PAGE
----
“We are not going to cast any aspersions here, it’s not my job, but all we can say is there is a likelihood that that fingerprint, from this can, was used to make those fingerprints on the painting… ” Hanley said. “From those silicone impressions you can get a stamp made with the same (fingerprint) detail.”
Hanley and Wertheim investigated the Pollock case for around a year. Hanley suspended his participation for several months while he and his department were working on the case of missing Middlebury College student Nick Garza. They submitted their final report on April 21, 2008.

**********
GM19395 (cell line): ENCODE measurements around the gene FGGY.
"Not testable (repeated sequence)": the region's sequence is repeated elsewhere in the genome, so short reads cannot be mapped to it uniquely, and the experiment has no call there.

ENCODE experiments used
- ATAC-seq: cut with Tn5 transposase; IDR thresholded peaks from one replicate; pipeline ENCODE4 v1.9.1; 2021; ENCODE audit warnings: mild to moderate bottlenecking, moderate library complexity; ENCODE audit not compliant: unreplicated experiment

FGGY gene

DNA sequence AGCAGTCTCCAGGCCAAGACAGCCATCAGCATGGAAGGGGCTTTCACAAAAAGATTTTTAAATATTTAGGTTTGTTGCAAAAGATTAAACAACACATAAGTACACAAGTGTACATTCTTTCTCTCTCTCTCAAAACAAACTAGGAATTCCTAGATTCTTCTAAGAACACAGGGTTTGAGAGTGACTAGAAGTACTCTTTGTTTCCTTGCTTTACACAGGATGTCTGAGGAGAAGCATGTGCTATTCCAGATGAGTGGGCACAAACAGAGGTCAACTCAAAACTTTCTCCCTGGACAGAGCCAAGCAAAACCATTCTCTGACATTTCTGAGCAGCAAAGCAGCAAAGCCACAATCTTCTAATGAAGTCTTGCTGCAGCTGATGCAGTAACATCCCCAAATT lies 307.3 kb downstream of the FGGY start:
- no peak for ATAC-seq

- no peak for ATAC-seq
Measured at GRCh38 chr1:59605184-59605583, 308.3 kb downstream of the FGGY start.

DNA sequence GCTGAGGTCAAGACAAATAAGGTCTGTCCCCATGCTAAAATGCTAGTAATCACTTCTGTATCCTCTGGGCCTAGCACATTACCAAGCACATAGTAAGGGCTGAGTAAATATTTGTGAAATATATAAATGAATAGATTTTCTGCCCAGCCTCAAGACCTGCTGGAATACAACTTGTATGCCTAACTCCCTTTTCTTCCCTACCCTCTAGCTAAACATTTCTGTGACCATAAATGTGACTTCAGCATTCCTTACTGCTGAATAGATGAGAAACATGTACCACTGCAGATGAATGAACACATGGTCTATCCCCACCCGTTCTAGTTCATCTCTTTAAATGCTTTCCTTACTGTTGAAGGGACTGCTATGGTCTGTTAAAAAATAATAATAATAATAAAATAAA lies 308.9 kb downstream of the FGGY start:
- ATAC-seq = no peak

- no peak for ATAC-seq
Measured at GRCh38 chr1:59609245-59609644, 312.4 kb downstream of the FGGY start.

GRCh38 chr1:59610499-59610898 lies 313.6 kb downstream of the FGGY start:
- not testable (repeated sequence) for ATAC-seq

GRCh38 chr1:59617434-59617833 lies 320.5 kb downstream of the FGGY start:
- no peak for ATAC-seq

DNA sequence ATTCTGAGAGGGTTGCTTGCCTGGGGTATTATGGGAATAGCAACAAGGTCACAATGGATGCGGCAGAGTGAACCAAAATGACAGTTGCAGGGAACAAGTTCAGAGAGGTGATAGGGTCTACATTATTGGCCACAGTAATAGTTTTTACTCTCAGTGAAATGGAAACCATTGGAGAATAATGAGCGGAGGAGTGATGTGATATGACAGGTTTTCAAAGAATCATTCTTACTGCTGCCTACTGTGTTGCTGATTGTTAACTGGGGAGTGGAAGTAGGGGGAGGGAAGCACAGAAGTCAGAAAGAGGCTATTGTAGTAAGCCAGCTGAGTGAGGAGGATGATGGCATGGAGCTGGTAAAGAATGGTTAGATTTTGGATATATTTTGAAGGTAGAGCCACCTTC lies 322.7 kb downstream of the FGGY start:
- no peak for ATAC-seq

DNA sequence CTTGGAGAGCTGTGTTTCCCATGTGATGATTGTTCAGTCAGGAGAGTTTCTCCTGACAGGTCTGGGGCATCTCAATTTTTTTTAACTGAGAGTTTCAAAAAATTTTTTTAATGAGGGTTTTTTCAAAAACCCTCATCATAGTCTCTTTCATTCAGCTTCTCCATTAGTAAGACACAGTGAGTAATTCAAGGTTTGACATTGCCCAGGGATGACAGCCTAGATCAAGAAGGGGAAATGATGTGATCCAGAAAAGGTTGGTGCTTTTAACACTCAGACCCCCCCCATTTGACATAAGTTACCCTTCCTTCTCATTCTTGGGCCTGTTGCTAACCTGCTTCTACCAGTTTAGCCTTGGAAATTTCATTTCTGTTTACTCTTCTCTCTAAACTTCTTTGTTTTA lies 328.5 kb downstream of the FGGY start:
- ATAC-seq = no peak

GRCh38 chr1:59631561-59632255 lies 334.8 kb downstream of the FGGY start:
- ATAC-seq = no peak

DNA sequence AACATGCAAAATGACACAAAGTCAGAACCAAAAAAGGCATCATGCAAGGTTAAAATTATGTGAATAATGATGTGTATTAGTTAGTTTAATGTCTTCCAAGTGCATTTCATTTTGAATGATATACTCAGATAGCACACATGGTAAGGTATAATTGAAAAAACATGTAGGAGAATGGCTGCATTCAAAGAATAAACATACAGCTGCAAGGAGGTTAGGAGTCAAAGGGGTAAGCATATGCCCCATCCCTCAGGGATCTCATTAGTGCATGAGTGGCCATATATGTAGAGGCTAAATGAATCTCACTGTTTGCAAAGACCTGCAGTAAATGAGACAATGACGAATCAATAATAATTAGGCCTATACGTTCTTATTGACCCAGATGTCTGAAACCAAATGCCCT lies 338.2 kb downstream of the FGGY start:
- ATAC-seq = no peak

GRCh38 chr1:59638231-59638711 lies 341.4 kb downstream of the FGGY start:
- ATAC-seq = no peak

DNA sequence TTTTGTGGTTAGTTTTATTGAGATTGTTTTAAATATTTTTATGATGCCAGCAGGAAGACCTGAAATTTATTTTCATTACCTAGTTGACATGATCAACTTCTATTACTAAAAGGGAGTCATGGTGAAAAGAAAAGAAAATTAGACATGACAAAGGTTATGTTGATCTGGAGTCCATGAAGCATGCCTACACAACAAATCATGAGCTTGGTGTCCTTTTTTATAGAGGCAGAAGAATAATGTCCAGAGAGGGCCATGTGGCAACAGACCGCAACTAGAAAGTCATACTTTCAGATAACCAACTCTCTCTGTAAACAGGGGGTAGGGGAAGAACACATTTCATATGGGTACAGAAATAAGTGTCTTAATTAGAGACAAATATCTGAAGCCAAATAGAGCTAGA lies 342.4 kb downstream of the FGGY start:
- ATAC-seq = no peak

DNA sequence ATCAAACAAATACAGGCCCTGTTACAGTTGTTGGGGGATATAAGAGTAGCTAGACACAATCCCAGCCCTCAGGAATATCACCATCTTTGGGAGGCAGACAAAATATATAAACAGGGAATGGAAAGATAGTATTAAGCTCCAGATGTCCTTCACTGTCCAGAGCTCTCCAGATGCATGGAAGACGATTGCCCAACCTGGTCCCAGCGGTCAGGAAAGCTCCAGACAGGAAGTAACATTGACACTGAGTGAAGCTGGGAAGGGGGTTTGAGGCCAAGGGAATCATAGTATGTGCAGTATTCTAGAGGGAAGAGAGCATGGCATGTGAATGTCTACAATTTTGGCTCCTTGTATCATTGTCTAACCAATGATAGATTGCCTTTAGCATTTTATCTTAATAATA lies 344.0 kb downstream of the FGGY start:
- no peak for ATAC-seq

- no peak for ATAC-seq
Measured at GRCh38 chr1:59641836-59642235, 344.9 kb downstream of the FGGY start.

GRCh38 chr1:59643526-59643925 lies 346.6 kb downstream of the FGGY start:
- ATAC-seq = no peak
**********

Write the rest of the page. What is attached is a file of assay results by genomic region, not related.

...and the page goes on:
The results of the investigation have placed Biro and his techniques under more scrutiny in the art world, as chronicled in The New Yorker article.
But for Hanley, it was just another assignment. He was surprised to receive e-mails and phone calls this week from friends, relatives and community members who read of his exploits in the magazine. He confesses to be far from an art connoisseur and is perplexed by the millions of dollars that master works can command. He knows a masterpiece when he sees it — a drawing that his daughter gave him, which he has framed and proudly displays.
“I wouldn’t sell that for $1 million,” he said.
Reporter John Flowers is at [email protected].